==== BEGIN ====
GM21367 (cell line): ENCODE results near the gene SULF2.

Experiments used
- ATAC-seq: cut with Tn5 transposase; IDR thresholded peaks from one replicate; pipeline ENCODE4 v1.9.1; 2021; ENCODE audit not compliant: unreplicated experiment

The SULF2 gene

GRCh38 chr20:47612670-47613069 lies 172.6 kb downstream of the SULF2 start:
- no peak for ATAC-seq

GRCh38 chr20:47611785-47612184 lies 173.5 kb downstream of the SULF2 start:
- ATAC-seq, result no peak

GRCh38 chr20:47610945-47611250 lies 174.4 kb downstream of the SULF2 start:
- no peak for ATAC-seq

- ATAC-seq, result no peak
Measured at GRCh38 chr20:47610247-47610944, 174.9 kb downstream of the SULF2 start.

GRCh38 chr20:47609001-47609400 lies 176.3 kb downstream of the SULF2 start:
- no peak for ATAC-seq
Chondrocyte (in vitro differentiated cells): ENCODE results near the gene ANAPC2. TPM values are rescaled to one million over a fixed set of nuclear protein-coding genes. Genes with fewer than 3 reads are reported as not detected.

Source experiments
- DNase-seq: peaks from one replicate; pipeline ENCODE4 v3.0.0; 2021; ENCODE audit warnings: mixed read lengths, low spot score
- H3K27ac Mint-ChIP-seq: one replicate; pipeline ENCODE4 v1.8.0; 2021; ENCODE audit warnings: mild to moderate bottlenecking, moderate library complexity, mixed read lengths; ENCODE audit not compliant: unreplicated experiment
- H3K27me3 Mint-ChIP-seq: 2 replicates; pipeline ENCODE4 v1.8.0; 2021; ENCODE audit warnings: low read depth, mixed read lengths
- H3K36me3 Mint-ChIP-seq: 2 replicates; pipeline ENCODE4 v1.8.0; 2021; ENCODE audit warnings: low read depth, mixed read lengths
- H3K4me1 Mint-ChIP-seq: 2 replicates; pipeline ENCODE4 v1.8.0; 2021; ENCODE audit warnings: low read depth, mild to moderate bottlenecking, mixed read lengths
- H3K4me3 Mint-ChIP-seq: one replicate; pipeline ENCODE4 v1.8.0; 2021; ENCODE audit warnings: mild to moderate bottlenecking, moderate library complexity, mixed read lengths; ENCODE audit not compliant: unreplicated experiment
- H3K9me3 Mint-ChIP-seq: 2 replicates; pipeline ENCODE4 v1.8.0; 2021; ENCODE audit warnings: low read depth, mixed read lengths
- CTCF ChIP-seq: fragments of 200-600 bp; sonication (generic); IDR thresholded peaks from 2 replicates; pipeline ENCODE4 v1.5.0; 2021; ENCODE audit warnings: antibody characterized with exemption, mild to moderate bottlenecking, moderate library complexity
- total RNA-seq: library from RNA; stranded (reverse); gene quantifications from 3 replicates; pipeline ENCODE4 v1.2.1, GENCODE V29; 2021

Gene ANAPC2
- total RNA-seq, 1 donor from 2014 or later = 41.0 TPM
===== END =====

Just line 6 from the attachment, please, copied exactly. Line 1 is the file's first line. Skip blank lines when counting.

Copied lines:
- no peak for ATAC-seq